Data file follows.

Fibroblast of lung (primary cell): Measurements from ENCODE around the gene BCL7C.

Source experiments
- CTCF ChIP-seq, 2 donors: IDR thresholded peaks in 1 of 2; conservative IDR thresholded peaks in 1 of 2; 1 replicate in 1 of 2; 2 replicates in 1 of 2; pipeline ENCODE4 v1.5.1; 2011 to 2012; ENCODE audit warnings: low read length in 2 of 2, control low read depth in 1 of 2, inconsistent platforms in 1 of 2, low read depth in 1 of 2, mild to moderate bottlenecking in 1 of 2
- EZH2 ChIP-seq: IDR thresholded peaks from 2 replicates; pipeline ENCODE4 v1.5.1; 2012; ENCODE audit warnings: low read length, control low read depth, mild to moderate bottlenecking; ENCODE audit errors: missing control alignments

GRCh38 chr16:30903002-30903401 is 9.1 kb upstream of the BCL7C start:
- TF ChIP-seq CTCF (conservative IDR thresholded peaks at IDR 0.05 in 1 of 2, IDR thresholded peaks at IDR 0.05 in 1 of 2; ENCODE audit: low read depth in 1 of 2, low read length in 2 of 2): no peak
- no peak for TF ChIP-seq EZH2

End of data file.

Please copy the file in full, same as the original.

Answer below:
Fibroblast of lung (primary cell): Measurements from ENCODE around the gene BCL7C.

Source experiments
- CTCF ChIP-seq, 2 donors: IDR thresholded peaks in 1 of 2; conservative IDR thresholded peaks in 1 of 2; 1 replicate in 1 of 2; 2 replicates in 1 of 2; pipeline ENCODE4 v1.5.1; 2011 to 2012; ENCODE audit warnings: low read length in 2 of 2, control low read depth in 1 of 2, inconsistent platforms in 1 of 2, low read depth in 1 of 2, mild to moderate bottlenecking in 1 of 2
- EZH2 ChIP-seq: IDR thresholded peaks from 2 replicates; pipeline ENCODE4 v1.5.1; 2012; ENCODE audit warnings: low read length, control low read depth, mild to moderate bottlenecking; ENCODE audit errors: missing control alignments

GRCh38 chr16:30903002-30903401 is 9.1 kb upstream of the BCL7C start:
- TF ChIP-seq CTCF (conservative IDR thresholded peaks at IDR 0.05 in 1 of 2, IDR thresholded peaks at IDR 0.05 in 1 of 2; ENCODE audit: low read depth in 1 of 2, low read length in 2 of 2): no peak
- no peak for TF ChIP-seq EZH2